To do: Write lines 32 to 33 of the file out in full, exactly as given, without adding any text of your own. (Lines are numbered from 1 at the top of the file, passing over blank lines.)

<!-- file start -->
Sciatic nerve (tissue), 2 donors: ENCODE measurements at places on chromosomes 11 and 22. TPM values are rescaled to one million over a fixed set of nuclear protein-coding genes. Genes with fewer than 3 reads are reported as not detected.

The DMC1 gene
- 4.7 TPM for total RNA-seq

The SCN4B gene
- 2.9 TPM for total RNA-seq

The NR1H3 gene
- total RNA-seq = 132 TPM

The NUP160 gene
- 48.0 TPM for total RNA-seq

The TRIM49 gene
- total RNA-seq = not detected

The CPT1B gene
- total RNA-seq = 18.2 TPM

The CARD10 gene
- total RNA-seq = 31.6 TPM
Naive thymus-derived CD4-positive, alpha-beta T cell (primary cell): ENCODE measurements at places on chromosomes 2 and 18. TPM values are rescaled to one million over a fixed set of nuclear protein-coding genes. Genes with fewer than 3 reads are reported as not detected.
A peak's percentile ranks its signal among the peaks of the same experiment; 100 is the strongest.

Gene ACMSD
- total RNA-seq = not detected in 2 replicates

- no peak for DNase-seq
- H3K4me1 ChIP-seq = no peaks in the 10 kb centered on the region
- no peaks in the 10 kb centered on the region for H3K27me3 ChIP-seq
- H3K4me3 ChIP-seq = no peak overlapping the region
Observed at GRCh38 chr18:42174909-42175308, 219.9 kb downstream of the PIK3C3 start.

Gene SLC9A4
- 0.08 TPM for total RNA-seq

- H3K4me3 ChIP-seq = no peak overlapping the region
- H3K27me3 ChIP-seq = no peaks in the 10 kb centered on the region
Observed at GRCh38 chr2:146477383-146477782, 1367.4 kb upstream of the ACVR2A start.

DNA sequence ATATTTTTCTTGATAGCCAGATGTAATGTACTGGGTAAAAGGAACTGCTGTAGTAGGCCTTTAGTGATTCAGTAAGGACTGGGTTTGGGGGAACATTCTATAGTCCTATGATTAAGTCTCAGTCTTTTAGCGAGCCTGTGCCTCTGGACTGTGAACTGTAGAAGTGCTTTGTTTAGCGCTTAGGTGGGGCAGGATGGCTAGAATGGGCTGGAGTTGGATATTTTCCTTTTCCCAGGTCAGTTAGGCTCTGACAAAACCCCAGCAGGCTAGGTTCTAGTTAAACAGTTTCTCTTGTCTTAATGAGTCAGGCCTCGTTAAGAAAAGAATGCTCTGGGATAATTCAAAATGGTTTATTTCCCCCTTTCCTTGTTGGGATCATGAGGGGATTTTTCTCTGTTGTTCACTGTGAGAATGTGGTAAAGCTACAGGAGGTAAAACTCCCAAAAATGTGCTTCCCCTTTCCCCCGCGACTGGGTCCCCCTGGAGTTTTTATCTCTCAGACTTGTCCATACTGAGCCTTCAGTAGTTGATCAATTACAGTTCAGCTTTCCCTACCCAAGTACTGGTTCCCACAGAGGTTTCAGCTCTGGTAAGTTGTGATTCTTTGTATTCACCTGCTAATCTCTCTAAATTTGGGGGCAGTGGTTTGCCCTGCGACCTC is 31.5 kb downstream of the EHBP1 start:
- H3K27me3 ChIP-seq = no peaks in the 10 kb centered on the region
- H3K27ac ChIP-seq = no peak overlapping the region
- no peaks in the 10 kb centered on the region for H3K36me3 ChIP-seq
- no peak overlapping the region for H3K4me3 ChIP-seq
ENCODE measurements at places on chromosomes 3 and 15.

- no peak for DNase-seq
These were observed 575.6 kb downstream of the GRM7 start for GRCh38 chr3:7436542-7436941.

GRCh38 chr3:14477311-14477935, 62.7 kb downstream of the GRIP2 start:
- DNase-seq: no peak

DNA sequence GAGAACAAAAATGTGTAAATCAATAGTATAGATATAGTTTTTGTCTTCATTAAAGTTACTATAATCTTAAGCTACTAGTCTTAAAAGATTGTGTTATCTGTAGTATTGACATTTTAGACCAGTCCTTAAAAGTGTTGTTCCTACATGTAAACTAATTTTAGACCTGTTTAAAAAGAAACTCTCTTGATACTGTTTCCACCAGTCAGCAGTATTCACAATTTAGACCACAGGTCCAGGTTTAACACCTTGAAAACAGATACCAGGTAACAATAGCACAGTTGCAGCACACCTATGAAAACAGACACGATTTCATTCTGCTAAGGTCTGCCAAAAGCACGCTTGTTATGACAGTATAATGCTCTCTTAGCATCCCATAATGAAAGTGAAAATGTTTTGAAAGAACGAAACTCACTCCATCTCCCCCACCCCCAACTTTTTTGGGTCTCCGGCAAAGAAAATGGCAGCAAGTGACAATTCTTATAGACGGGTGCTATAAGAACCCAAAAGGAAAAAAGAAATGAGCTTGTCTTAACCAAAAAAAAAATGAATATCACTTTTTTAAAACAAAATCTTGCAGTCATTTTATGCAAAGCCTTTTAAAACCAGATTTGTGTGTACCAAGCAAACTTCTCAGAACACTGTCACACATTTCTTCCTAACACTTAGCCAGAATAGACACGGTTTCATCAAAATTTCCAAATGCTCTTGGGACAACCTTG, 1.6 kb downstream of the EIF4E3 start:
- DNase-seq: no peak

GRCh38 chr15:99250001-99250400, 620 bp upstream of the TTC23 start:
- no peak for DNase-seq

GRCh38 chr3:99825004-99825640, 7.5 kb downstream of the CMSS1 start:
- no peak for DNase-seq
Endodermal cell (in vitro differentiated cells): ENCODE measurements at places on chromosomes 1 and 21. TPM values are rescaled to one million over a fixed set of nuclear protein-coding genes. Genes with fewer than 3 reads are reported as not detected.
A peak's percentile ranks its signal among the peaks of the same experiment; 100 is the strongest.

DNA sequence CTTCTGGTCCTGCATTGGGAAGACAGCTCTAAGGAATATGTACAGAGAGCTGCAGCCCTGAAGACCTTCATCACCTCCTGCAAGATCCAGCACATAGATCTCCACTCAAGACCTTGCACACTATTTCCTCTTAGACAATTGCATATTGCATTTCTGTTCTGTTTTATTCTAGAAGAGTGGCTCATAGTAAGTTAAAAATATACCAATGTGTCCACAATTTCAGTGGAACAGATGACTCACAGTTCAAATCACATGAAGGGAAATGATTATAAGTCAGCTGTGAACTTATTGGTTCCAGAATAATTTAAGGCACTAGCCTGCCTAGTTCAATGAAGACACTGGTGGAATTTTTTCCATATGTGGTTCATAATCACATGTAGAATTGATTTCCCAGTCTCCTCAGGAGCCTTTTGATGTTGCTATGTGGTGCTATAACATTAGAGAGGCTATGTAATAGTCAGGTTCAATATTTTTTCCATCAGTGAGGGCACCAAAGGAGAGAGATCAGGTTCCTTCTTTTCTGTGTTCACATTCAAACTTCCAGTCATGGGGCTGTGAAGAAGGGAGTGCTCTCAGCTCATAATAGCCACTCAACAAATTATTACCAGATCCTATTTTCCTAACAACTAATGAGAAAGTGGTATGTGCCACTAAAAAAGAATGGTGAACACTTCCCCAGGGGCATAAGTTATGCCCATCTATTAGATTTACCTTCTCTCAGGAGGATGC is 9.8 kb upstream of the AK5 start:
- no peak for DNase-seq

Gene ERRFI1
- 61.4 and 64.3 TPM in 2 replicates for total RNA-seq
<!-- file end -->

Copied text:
- H3K27ac ChIP-seq = no peak overlapping the region
- no peaks in the 10 kb centered on the region for H3K36me3 ChIP-seq